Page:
Elimination due to non-compliance. Most companies would have a vendor engagement and review policy. The policy may include vendors remaining compliant in terms of various statutory requirements (for example GST, Tax Registrations, Trade License renewals, Pollution control clearance, acceptance of digital payments, integration with the company’s ERP, etc.). The CFO of the company might be under pressure (internally and externally) to review and ensure the status of compliance periodically. As a vendor, take proactive steps to ask if your status requires updating instead of the company chasing you. Ensure that you have ticked all the boxes. In case anything is missing, proactively communicate asking for timelines of ensuring compliance. The company appreciates such communications. 

Review of existing contracts or SLAs (Service Level Agreements). This is an opportunity for both parties to review the important clauses in the contract. Pre-existing buy out or ask out clauses can make you more vulnerable. It is better to stay ahead with the information on what strategies the company is adopting to reduce costs. Plan and rehearse your reaction to any eventuality. Renewal is also the time when certain clauses get added to the agreement. You may like to negotiate for a balance; sufficient notice, compensation, etc. in case of any early termination.

Take a deep dive into the internal policies of the company, to find what works to your advantage. Indian Public Sector Units have the policy to allocate 25% of the business to M/SME vendors.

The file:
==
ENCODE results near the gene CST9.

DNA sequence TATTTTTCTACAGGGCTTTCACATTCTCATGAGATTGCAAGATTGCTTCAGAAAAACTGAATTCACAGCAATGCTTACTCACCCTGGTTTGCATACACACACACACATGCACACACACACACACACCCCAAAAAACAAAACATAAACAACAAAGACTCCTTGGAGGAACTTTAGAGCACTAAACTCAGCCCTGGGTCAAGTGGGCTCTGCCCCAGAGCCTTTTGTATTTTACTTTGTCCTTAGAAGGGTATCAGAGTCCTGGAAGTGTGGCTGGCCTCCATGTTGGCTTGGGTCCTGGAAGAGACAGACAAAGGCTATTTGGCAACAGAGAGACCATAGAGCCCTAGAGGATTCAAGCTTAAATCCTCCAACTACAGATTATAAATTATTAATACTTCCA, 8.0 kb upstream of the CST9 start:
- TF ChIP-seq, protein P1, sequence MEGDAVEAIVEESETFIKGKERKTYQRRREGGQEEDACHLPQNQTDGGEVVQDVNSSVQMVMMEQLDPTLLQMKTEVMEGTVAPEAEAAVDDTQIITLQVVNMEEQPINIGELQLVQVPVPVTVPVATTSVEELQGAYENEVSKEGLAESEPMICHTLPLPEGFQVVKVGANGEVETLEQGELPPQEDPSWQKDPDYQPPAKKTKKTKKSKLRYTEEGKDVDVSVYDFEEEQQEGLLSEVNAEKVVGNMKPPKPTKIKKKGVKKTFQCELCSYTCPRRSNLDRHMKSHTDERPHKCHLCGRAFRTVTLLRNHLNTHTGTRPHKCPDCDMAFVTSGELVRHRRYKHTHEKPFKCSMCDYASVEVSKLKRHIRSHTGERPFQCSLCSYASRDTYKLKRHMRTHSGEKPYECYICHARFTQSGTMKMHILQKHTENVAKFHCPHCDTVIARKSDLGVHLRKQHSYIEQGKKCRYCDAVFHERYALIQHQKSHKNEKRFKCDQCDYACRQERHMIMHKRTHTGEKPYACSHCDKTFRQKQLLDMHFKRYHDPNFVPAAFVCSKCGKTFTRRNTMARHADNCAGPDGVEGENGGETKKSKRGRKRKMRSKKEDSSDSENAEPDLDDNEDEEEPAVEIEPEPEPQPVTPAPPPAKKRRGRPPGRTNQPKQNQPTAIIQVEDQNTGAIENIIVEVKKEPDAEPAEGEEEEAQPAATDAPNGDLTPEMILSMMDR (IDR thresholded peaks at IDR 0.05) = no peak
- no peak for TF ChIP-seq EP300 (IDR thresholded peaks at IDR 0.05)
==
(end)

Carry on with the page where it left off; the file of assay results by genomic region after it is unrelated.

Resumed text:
Now that you have stretched yourself in serving your employer, you would also like to identify areas to reduce costs internally and offset some of the additional expenses. This may be your time to renegotiate the rents for your shop/factory premises or de-hire some unused portion and take remote expert support. Discuss an incentive plan with your sales team instead of fixed pay. For manufacturing set up, review the rationale of the ‘shifts’ the machines are running. Can you move your production hours to items with higher contributions? If the manufacturing costs are more fixed and indispensable by nature, can you look at reducing other overheads like SG&A (Selling, general & administrative) expenses? 

Leaving out areas like; regulatory compliance, key people costs and debt servicing from cost-cutting may be practical. Servicing debt through regular instalments may be difficult at this stage unless you have accumulated some good reserves. It is a good idea to consult your Bank and get your facility restructured. Getting classified as nonperforming can hurt your long-term credit records and you may end up paying higher interests in the future.

Downturns can be short, but the pain may continue longer. Managing costs and remaining relevant are some of the key tools to tide over the time. Also, to remain nimble and prepared such that, when opportunity starts knocking at the door, you can derive full benefits and ride on the next growth curve.